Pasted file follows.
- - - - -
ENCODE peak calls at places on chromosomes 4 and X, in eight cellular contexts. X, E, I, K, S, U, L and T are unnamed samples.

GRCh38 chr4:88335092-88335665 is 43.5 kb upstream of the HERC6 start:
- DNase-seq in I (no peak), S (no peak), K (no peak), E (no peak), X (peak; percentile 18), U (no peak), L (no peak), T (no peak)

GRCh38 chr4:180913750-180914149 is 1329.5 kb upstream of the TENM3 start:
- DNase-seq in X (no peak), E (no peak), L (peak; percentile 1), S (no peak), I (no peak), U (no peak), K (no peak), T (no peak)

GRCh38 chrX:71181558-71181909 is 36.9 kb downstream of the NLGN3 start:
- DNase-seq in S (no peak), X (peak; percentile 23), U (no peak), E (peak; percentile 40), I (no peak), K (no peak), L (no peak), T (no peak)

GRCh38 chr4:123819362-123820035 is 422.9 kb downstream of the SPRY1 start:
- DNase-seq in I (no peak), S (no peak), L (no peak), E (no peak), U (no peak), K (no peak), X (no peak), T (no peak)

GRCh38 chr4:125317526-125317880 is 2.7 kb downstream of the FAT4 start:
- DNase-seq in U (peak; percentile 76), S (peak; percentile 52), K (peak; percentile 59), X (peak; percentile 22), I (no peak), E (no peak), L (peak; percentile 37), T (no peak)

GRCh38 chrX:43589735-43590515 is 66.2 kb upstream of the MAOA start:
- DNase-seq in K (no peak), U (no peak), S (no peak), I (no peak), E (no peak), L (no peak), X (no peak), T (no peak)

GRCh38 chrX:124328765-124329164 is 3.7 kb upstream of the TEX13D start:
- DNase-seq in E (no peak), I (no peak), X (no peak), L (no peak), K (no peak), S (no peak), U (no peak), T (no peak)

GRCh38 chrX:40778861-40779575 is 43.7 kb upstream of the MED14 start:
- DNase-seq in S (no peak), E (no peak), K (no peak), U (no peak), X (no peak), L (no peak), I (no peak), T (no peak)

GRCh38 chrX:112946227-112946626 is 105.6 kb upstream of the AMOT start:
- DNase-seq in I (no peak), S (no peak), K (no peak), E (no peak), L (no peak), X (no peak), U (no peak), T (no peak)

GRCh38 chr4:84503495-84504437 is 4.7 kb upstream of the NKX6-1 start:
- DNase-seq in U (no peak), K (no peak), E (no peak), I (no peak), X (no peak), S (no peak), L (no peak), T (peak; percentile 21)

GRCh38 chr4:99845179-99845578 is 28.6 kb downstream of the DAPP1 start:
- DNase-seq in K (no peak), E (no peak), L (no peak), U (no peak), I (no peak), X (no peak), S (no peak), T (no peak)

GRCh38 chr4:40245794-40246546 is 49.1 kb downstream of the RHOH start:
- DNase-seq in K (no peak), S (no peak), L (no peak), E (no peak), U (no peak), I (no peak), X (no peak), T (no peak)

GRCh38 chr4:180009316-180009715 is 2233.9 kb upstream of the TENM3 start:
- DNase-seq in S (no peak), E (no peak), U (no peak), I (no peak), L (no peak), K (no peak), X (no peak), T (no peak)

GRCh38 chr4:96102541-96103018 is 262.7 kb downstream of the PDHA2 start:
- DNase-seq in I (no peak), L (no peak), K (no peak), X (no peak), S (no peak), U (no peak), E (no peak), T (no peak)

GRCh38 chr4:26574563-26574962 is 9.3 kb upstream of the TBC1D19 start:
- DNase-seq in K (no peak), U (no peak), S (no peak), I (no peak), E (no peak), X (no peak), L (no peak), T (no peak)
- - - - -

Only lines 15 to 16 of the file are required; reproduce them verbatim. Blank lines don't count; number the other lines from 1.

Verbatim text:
- DNase-seq in E (no peak), I (no peak), X (no peak), L (no peak), K (no peak), S (no peak), U (no peak), T (no peak)

GRCh38 chrX:40778861-40779575 is 43.7 kb upstream of the MED14 start: